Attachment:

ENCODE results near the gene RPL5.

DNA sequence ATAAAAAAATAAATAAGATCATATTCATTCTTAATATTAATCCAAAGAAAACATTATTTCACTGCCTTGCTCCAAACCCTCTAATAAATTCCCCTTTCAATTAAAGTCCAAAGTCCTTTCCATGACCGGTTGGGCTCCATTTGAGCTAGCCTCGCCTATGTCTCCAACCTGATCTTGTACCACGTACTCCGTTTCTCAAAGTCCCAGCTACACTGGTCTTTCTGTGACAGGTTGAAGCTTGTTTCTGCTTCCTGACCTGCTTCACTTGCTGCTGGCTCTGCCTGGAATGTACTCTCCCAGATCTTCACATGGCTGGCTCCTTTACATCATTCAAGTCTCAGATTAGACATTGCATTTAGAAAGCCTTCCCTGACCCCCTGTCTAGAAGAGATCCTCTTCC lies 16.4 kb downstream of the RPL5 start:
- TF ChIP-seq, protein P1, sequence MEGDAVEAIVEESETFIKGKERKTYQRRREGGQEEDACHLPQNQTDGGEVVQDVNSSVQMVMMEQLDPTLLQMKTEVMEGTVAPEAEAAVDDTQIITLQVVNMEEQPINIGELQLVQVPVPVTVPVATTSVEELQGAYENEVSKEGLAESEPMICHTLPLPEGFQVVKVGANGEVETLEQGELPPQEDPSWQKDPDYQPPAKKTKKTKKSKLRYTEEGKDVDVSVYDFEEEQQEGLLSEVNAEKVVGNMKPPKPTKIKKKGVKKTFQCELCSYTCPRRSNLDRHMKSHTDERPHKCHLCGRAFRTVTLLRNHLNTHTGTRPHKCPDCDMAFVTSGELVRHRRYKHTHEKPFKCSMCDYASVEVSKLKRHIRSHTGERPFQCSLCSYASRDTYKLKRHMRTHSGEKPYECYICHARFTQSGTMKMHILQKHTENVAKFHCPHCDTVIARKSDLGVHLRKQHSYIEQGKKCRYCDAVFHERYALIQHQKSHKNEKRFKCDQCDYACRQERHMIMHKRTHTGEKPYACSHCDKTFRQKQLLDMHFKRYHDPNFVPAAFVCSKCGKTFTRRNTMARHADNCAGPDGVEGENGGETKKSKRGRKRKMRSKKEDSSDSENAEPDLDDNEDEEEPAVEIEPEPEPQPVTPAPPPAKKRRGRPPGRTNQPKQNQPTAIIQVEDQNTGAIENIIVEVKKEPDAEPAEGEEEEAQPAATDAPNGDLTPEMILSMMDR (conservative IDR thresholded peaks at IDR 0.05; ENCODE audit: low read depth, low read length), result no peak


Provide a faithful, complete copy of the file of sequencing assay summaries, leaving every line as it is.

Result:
ENCODE results near the gene RPL5.

DNA sequence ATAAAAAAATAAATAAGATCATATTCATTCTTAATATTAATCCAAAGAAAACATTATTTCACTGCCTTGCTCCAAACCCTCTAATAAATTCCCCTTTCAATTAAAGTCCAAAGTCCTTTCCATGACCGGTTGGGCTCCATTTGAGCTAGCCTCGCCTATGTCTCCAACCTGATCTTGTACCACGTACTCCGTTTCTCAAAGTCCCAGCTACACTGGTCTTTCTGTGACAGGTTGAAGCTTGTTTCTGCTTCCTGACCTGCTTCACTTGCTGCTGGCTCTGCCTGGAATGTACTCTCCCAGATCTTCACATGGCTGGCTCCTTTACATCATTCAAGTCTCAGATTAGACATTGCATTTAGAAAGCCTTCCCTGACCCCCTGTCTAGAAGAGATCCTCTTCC lies 16.4 kb downstream of the RPL5 start:
- TF ChIP-seq, protein P1, sequence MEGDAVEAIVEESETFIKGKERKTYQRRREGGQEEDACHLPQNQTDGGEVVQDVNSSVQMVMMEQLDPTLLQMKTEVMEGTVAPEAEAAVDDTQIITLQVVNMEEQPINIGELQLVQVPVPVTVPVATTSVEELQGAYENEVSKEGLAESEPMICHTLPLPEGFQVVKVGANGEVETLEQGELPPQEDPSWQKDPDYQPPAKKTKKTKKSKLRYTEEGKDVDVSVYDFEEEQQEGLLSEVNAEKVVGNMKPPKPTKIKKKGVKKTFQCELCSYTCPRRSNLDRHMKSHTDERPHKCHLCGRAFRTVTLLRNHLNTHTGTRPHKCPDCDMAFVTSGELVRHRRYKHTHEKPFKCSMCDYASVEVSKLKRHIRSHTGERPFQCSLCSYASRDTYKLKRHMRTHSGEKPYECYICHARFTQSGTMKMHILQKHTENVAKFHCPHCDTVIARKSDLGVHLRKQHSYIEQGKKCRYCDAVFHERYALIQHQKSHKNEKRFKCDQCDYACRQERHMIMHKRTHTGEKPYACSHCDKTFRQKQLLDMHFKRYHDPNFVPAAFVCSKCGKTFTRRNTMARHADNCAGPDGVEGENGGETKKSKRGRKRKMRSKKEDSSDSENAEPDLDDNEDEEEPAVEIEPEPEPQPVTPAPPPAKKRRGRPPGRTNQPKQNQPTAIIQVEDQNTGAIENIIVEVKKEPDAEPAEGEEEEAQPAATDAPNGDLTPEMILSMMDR (conservative IDR thresholded peaks at IDR 0.05; ENCODE audit: low read depth, low read length), result no peak